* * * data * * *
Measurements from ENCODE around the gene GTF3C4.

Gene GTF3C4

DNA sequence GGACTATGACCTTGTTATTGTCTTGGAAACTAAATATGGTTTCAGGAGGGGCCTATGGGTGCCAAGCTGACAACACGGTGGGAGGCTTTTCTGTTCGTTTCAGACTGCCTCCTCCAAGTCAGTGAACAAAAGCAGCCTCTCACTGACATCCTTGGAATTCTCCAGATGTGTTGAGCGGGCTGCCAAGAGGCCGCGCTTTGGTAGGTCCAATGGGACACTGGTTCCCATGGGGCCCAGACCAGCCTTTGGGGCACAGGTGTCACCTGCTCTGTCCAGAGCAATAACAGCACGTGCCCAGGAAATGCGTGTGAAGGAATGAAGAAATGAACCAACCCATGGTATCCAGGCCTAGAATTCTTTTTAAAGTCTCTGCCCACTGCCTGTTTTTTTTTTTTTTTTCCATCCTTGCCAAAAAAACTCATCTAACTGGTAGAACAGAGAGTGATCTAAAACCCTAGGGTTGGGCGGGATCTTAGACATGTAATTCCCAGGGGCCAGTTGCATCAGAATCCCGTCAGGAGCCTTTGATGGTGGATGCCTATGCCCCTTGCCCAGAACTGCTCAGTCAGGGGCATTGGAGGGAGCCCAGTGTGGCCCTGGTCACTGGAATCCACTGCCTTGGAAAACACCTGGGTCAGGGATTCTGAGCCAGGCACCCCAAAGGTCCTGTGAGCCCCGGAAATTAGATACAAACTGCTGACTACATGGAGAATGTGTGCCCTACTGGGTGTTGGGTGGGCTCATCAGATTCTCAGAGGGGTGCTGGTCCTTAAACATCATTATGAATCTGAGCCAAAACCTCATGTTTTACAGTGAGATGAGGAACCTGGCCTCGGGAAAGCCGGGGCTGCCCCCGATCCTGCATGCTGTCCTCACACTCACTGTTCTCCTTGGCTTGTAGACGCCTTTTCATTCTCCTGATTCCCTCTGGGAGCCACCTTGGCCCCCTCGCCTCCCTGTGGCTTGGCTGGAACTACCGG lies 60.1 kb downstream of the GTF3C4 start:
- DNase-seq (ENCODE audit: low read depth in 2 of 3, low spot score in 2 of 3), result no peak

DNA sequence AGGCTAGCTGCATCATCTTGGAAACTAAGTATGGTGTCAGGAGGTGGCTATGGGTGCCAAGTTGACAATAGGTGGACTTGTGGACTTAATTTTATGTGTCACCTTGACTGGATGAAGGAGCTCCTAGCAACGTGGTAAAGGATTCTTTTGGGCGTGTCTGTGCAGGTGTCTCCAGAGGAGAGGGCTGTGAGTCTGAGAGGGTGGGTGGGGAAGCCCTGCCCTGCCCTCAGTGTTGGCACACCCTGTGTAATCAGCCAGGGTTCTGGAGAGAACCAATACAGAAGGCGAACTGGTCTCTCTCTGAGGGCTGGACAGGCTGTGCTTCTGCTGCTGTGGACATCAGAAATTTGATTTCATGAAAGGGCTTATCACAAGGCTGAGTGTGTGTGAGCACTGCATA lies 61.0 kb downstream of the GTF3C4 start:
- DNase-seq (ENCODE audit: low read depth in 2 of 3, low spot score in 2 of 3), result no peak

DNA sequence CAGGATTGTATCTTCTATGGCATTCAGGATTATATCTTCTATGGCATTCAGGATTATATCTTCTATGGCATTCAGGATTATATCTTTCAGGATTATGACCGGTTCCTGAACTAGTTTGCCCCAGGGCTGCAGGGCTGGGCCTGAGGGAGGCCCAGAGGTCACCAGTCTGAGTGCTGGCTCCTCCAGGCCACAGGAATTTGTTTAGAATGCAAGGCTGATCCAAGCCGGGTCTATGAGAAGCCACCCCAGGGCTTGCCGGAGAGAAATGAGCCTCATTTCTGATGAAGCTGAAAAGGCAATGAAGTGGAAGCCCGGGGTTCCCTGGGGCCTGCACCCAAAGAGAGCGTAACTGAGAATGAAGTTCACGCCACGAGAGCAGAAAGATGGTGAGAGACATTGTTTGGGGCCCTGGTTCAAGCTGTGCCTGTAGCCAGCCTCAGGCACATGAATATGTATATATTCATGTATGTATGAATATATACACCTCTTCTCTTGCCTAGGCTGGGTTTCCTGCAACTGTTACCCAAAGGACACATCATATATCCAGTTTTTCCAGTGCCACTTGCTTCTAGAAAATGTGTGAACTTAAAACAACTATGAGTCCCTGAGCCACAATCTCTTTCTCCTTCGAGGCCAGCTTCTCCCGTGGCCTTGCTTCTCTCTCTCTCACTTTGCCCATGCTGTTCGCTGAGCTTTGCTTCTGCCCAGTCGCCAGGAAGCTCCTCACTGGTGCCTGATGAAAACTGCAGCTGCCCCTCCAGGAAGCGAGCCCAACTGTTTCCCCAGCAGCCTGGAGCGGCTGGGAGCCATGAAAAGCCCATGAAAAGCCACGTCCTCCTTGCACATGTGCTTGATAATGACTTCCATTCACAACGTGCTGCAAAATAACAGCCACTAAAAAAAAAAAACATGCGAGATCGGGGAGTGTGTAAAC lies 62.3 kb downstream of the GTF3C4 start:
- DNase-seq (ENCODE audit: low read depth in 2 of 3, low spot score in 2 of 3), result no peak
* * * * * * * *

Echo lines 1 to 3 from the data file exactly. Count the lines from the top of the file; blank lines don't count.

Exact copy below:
Measurements from ENCODE around the gene GTF3C4.

Gene GTF3C4

DNA sequence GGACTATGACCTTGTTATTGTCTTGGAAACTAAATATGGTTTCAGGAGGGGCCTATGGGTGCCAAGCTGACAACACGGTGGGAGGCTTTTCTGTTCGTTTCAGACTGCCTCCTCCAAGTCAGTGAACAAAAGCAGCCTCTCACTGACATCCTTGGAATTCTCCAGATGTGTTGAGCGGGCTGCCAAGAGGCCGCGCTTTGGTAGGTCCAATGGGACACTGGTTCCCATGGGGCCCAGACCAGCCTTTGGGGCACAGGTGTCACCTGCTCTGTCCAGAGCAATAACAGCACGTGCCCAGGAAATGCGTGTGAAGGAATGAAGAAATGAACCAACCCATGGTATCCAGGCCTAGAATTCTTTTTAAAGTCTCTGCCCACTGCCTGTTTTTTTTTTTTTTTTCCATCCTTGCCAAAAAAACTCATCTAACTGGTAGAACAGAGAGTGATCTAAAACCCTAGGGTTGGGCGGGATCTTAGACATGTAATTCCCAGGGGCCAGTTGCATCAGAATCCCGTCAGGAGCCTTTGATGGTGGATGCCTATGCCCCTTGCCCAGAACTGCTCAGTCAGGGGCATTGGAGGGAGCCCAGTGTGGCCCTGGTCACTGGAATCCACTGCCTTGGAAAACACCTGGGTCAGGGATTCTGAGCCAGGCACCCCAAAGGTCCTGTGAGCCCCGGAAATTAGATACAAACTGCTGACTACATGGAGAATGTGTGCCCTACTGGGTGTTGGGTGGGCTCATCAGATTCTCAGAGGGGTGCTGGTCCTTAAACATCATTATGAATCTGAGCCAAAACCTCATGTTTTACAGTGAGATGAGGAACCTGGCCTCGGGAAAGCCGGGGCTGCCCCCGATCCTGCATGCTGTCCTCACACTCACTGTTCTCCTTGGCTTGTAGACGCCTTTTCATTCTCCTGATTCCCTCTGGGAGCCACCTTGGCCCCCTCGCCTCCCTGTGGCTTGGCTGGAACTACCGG lies 60.1 kb downstream of the GTF3C4 start: